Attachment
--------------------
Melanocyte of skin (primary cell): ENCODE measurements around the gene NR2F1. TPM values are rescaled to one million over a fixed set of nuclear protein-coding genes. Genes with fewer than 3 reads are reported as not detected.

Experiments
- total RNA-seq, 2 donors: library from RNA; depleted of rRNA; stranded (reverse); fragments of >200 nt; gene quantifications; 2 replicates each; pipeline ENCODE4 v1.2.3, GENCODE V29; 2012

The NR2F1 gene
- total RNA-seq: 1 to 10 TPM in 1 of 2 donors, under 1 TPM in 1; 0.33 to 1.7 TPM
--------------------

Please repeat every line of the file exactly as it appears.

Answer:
Melanocyte of skin (primary cell): ENCODE measurements around the gene NR2F1. TPM values are rescaled to one million over a fixed set of nuclear protein-coding genes. Genes with fewer than 3 reads are reported as not detected.

Experiments
- total RNA-seq, 2 donors: library from RNA; depleted of rRNA; stranded (reverse); fragments of >200 nt; gene quantifications; 2 replicates each; pipeline ENCODE4 v1.2.3, GENCODE V29; 2012

The NR2F1 gene
- total RNA-seq: 1 to 10 TPM in 1 of 2 donors, under 1 TPM in 1; 0.33 to 1.7 TPM